HOME CHAT NAB PRAYERS FORUMS COMMUNITY RCIA MAGAZINE CATECHISM LINKS CONTACT
 CATHOLIC ENCYCLOPEDIA  A B C D E F G H I J K L M N O P Q R S T U V W X Y Z
 CATHOLIC SAINTS INDEX  A B C D E F G H I J K L M N O P Q R S T U V W X Y Z
 CATHOLIC DICTIONARY  A B C D E F G H I J K L M N O P Q R S T U V W X Y Z


Home
 
Bible
 
Catechism
 
Chat
 
Catholic Encyclopedia
 
Church Fathers
 
Classics Library
 
Church Documents
 
Discussion
 
Mysticism
 
Prayer
 
Prayer Requests
 
RCIA
 
Vocations
 
Ray of Hope
 
Saints
 
Social Doctrine
 
Links
 
Contact
 







A Commentary Upon The Gospel According To Saint Luke -St. Cyril

But it came to pass on a certain day that He went into a ship with His disciples. And He said unto them, Let us go over to the other side of the lake: and they went. But as they were sailing, He fell asleep: and there came down a storm of wind upon the lake, and the ship was filled and they were in danger. And they drew near, and awoke Him, saying, Master, Master, we perish. Then He arose, and rebuked the winds, and the raging of the waters, and they were still: and there was a great calm. But He said to them, Where is your faith? And they were afraid, and wondered among themselves, saying, Who, then, is This, that He commandeth even the winds, and waters, and they obey Him?

ONCE again draw near, that as with the Psalmist’s harp we may cry aloud: “I will bless the Lord at all times: and at all times shall His praise be in my mouth.” For He ever doeth wonderful things; and giveth occasions thick and closely pressing one upon another for His praise: and every word falls short of His power, and of His majesty far exalted above all. For true is it that “the glory of the Lord covereth over the Word.” But we must not on this account forget the glory that is His due and fitting right: but rather must hasten joyfully to offer such fruits as are proportionate to our power. For certainly there is nothing whatsoever that a man can affirm to be better than praise, even though it be but little that we can offer. Come, therefore, and let us praise Christ the Saviour of all: let us behold the supremacy of His might, and the majesty of His godlike dominion.

For He was sailing, together with the holy Apostles, across the sea, or rather lake of Tiberias, and an unexpected and violent tempest arose upon the vessel; and the waves, piled up high by the gusts of the winds, filled the disciples with the fear of death. For they were terrified not a little, although well acquainted with seamanship, and by no means inexperienced in the tumults of the waves. But inasmuch as the greatness of the danger made their terror now unendurable, as having no other hope of safety except Him only Who is the Lord of powers even Christ, they arouse Him, saying. Master, Master, save us, we perish: for the Evangelist says that He was asleep. With most wise purpose, as it seems to me, was this also done. For some one, I imagine, may say, Why did He fall asleep at all? To which we reply, that the event was so arranged as to be good and profitable. For that they might not ask aid of Him immediately when the tempest began to dash upon the ship, but when, so to speak, the evil was at its heighth, and the terrors of death were troubling the disciples; that so the might of His godlike sovereignty might be more manifest, in calming the raging sea, and rebuking the savage blasts of the wind, and changing the tempest to a calm, and that the event might thus become a means of improvement to them that were sailing with Him, He purposely fell asleep.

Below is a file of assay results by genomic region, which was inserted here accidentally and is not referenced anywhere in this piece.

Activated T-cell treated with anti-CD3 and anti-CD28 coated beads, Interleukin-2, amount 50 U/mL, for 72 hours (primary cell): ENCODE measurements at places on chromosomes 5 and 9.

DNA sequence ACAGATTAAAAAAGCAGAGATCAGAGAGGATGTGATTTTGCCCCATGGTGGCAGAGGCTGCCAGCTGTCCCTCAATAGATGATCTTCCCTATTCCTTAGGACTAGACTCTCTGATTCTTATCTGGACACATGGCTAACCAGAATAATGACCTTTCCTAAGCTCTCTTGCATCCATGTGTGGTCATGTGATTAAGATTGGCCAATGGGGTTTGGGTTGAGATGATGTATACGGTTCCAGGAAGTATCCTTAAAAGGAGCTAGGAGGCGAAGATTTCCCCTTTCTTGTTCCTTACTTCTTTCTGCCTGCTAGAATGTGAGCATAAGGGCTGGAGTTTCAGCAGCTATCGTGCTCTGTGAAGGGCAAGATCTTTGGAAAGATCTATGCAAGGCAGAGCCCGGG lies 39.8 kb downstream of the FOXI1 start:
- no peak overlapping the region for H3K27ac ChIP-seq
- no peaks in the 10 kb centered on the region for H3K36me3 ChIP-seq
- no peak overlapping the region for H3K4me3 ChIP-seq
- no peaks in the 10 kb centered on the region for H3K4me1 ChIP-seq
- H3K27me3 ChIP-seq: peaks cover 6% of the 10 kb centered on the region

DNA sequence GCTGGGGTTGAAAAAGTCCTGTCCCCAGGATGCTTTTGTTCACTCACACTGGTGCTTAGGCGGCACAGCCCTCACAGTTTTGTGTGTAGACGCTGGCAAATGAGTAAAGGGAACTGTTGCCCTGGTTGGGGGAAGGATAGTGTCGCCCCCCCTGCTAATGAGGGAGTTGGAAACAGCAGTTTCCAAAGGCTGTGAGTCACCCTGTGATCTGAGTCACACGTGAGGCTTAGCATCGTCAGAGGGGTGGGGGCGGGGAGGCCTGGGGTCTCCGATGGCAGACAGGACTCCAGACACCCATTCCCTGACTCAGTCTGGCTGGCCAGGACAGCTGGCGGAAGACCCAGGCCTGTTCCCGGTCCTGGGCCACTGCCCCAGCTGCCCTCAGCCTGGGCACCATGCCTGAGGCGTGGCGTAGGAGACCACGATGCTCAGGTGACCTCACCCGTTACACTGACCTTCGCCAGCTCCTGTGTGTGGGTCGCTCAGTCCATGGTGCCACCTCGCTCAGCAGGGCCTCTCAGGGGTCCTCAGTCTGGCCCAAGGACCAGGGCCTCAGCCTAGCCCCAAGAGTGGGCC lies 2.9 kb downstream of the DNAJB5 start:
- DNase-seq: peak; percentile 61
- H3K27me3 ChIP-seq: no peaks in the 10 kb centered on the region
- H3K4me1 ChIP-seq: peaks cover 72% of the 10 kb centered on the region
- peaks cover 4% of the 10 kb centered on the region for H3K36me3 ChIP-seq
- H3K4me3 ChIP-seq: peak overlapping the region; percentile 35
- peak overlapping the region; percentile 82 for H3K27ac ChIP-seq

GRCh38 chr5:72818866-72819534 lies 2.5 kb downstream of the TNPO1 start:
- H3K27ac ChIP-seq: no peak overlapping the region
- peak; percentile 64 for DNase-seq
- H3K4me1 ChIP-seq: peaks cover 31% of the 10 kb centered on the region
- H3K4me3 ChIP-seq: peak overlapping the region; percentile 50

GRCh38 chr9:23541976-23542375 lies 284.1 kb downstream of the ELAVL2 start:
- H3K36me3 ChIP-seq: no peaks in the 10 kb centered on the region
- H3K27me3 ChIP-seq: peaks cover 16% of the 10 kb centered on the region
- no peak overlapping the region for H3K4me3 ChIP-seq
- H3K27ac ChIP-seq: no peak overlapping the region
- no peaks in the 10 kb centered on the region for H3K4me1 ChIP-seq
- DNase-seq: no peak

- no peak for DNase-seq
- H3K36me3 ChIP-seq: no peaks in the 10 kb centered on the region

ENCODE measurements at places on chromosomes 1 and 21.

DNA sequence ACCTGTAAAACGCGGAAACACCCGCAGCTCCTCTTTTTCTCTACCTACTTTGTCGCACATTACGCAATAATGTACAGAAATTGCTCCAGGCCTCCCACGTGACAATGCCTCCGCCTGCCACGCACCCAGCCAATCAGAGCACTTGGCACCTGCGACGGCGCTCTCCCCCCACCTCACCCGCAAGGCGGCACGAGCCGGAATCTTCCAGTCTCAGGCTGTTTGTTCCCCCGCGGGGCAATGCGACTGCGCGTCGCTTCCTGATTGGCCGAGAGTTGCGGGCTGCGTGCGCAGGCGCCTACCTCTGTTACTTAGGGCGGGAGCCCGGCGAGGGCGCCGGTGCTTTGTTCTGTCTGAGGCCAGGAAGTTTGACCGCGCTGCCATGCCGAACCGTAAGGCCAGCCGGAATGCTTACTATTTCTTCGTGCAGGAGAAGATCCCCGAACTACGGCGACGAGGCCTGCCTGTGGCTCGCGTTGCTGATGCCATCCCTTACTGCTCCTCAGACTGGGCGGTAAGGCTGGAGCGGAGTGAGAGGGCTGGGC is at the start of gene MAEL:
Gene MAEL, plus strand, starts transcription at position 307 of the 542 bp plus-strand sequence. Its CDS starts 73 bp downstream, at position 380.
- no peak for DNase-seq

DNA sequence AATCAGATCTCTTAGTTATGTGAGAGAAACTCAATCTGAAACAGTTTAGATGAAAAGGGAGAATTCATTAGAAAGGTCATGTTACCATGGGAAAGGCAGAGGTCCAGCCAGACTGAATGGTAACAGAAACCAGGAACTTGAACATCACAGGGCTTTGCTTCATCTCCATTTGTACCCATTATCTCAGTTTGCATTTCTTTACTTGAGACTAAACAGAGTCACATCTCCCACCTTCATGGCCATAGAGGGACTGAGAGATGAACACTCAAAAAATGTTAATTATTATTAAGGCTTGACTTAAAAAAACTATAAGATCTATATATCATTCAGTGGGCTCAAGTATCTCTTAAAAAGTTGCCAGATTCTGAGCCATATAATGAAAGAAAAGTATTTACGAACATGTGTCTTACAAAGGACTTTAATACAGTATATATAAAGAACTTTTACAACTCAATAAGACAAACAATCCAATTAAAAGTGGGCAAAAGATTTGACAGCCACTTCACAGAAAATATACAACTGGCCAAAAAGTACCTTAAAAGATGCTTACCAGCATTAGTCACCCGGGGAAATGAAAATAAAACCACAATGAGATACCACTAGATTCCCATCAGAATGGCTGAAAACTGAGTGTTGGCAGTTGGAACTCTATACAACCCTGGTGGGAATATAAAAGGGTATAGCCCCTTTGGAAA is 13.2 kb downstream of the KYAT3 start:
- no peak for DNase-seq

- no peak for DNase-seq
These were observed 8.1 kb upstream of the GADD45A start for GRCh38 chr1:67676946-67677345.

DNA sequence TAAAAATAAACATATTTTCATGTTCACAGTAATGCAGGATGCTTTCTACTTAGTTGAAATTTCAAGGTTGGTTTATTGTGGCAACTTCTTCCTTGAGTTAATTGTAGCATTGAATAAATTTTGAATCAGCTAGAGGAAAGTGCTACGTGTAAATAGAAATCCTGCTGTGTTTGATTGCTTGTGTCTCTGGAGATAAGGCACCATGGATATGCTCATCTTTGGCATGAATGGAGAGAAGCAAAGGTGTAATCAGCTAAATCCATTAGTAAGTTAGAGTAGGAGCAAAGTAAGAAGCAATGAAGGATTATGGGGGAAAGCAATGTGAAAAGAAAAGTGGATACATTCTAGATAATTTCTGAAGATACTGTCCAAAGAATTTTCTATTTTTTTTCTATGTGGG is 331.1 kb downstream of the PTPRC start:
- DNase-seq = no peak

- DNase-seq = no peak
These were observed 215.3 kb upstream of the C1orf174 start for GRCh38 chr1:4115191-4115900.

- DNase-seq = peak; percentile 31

But they, as I said, wake Him, saying: Save me, We perish. See here, I pray, smallness of faith united with faith. For they believe that He can save; and deliver from all evil those who call upon Him. For had they not so far had a firm faith in Him, they certainly would not have asked this of Him. And yet as having but little faith, they say, Save me, we perish. For it was not a thing possible, or that could happen, for them to perish when they were with Him Who is Almighty.

The vessel, then, was severely tossed by the violence of the tempest, and the breaking of the waves: and along with the ship the faith of the disciples also was tossed, so to speak, by similar agitations. But Christ, Whose authority extends over all, immediately arose, and at once appeased the storm, restrained the blasts of wind, quieted their fear, and yet further proved by deeds that He is God, at Whom all created things tremble and quake, and to Whose nods is subject the very-nature of the elements. For He rebuked the tempest: and Matthew says that the manner of the rebuke was with godlike authority. For he tells us, that our Lord said to the sea: “Peace, be thou still.” What can there be more grand than this in majesty? or what can equal its sublimity? Right worthy of God is the word, and the might of the commandment, so that we too may utter the praise written in the book of Psalms: “Thou rulest the power of the sea: and stillest the turbulence of its waves.” He too has Himself said somewhere by one of the holy prophets: “Why fear ye not Me, saith the Lord? nor tremble at My presence? I Who have set the sand as the bound of the sea, a commandment for ever, and it hath not passed it.” For the sea is subject to the will of Him Who made all creation, and is, as it were, placed under the Creator’s feet, varying its motions at all times according to His good pleasure, and yielding submission to His lordly will.